A new study has revealed consistent biological signals in the human microbiome and other physiological signals associated with autism.
The research highlights the need for long-term studies to determine autism’s underlying causes.
Taking a new computational approach to the problem, a study published in Nature Neuroscience has shed new light on the relationship between the microbiome and autism.
The research – which originated at the Simons Foundation’s Autism Research Initiative (SFARI) – aligns with a recent, long-term study of autistic individuals that centred on a microbiome-focused treatment intervention.
“We were able to harmonise seemingly disparate data from different studies and find a common language with which to unite them. With this, we were able to identify a microbial signature that distinguishes autistic from neurotypical individuals across many studies,” said Jamie Morton, one of the study’s corresponding authors.
With 43 authors, this study brought together leaders in computational biology, engineering, medicine, autism and the microbiome who hailed from institutions in North America, South America, Europe and Asia.
“The sheer number of fields and areas of expertise in this large-scale collaboration is noteworthy and necessary to get a new and consistent picture of autism,” says Rob Knight, the Director of the Center for Microbiome Innovation at the University of California San Diego and a study co-author.
The computational study
In the new study, the research team developed an algorithm to re-analyse 25 previously published datasets containing microbiome and other ‘omic’ information – such as gene expression, immune system response and diet – from both autistic and neurotypical cohorts.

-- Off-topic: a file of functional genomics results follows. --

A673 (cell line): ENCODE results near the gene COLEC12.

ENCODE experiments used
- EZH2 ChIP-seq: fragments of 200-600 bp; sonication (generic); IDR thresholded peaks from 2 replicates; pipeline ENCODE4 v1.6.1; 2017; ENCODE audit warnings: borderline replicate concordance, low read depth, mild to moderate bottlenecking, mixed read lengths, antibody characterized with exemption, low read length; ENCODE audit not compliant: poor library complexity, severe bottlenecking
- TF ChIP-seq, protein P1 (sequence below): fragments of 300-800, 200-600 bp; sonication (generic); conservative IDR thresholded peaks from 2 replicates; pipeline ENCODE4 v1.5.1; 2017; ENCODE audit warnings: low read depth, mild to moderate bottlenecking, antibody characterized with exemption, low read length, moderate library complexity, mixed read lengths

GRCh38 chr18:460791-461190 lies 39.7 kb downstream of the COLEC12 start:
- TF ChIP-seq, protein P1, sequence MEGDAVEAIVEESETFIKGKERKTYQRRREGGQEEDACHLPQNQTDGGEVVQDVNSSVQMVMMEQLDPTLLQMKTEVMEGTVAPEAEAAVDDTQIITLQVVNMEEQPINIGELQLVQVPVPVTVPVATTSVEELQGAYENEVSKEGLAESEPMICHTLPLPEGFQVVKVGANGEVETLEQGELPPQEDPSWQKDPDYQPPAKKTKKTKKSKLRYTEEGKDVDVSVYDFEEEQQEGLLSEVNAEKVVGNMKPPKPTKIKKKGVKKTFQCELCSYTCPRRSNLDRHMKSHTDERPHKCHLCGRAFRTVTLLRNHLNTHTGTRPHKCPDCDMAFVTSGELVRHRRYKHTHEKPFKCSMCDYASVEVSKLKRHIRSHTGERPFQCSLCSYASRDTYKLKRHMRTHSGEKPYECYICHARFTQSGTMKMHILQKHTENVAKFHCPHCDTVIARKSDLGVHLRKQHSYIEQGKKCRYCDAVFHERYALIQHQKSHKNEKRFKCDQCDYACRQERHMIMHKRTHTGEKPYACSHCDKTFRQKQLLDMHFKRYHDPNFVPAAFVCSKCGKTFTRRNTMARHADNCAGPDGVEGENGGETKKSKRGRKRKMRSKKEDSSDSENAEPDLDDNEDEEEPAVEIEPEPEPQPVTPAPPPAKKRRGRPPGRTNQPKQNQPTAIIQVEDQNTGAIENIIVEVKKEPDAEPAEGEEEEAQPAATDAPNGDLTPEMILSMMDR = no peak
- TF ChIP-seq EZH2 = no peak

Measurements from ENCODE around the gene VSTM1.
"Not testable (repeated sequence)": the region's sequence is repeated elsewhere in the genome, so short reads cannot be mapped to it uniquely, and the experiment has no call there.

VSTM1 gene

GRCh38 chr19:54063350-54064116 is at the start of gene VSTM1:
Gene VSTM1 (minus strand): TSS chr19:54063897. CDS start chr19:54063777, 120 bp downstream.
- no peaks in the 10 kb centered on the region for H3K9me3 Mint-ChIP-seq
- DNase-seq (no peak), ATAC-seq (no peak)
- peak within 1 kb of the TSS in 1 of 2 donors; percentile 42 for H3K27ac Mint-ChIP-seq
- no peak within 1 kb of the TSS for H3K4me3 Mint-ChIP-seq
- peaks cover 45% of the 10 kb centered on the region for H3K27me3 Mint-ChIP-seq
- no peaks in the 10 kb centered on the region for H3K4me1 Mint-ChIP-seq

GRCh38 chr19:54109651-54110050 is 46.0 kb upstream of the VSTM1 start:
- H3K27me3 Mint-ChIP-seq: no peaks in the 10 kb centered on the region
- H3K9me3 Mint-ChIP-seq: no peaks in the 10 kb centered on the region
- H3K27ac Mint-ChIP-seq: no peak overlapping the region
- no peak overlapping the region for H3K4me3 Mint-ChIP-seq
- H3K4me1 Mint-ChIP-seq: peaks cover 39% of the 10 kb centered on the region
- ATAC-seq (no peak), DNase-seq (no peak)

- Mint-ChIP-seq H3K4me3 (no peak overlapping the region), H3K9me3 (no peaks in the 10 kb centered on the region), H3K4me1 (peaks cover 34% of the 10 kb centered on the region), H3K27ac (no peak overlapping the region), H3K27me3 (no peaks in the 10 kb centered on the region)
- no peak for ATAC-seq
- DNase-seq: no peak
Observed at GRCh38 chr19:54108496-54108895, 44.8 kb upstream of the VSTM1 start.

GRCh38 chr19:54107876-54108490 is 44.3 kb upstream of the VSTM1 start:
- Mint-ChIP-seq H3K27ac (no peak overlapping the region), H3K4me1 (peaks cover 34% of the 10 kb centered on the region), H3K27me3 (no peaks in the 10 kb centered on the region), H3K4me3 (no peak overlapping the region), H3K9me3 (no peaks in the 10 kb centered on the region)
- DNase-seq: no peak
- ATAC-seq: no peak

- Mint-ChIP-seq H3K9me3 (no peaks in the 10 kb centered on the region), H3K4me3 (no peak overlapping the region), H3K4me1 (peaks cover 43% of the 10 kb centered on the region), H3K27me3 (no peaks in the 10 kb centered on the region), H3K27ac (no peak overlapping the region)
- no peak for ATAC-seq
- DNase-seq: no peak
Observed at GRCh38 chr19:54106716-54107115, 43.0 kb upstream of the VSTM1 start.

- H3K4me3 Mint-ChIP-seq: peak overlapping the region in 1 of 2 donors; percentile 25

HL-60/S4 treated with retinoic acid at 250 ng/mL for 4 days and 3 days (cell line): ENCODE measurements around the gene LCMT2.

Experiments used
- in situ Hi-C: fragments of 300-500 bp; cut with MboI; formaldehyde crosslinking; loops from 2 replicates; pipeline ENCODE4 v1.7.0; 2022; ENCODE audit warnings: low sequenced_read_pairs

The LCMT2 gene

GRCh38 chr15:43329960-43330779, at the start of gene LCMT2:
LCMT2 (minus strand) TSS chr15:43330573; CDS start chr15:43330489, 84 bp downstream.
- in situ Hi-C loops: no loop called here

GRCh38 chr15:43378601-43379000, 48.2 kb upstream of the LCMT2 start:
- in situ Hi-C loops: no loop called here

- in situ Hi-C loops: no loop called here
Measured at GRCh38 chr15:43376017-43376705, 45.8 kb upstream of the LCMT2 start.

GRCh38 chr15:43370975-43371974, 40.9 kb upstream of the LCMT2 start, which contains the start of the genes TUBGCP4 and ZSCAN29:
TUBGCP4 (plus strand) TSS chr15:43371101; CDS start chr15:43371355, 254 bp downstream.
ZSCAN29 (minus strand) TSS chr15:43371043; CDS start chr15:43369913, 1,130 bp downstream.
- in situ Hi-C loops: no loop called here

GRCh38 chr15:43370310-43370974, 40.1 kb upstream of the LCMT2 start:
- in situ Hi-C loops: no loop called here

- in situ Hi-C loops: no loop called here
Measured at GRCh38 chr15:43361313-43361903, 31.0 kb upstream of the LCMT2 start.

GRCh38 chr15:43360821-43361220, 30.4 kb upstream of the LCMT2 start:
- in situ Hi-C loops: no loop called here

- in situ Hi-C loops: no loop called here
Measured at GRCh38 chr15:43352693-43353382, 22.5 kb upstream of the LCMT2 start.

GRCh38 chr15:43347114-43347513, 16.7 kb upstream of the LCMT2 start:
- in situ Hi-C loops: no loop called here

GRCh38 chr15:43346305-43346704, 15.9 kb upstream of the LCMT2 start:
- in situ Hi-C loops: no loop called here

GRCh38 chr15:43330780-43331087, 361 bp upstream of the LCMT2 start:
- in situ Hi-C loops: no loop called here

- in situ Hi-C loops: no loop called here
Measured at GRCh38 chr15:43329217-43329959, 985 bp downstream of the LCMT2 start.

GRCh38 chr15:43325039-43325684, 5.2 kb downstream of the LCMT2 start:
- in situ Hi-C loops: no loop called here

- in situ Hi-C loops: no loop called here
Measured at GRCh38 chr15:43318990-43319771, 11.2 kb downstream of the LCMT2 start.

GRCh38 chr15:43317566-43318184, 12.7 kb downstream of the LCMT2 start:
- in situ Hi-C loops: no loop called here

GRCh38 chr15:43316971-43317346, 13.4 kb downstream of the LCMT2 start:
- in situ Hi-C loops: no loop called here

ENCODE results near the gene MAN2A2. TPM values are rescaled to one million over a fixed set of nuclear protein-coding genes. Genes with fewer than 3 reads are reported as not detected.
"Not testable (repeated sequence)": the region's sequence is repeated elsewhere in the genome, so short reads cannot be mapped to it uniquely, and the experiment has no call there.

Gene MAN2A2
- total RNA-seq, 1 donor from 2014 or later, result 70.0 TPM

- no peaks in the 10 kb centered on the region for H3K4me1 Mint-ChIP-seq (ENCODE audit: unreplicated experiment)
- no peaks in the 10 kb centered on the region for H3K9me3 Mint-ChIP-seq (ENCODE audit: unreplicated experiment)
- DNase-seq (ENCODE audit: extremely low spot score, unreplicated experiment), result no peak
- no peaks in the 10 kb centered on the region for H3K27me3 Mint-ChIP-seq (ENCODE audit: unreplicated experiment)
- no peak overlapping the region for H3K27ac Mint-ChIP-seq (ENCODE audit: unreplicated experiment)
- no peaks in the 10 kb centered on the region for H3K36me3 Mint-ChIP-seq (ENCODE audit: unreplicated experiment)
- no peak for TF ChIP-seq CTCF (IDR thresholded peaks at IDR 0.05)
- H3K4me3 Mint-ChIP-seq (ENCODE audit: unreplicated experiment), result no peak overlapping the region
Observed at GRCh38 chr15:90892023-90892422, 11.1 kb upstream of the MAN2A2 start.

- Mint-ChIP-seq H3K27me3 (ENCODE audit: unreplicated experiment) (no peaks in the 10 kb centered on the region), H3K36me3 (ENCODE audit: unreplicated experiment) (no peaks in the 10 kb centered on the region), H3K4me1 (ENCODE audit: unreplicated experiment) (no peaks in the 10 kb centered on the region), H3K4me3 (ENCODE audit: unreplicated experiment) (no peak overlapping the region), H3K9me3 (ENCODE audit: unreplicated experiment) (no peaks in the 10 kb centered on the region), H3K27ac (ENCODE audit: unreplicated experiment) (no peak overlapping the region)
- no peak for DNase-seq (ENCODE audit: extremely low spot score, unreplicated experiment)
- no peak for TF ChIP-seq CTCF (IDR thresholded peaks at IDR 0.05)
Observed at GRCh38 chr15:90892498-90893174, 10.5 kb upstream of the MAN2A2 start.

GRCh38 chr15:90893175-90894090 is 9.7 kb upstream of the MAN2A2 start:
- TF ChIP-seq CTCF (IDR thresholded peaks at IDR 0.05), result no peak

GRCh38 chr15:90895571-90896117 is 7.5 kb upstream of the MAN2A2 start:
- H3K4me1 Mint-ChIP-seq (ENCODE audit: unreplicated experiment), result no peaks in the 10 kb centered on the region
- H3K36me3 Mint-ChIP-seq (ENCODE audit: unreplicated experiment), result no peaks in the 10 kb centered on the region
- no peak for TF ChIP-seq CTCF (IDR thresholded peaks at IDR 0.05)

Within each dataset, the algorithm found the best matched pairs of autistic and neurotypical individuals in terms of age and sex, two factors that can typically confound autism studies. Their approach enabled them to reliably identify microbes that have differing abundances between ASD and neurotypical individuals.
Analysis identified autism-specific metabolic pathways associated with particular human gut microbes. Importantly, these pathways were also seen elsewhere in autistic individuals, from their brain-associated gene expression profiles to their diets. “We hadn’t seen this kind of clear overlap between gut microbial and human metabolic pathways in autism before,” said Morton.
The research showed an overlap between microbes associated with autism, and those identified in a recent long-term faecal microbiota transplant study at Arizona State University’s Biodesign Center for Health Through Microbiomes.
“Before this, we had smoke indicating the microbiome was involved in autism, and now we have fire. We can apply this approach to many other areas, from depression to Parkinson’s to cancer, where we think the microbiome plays a role, but where we don’t yet know exactly what the role is,” said Knight.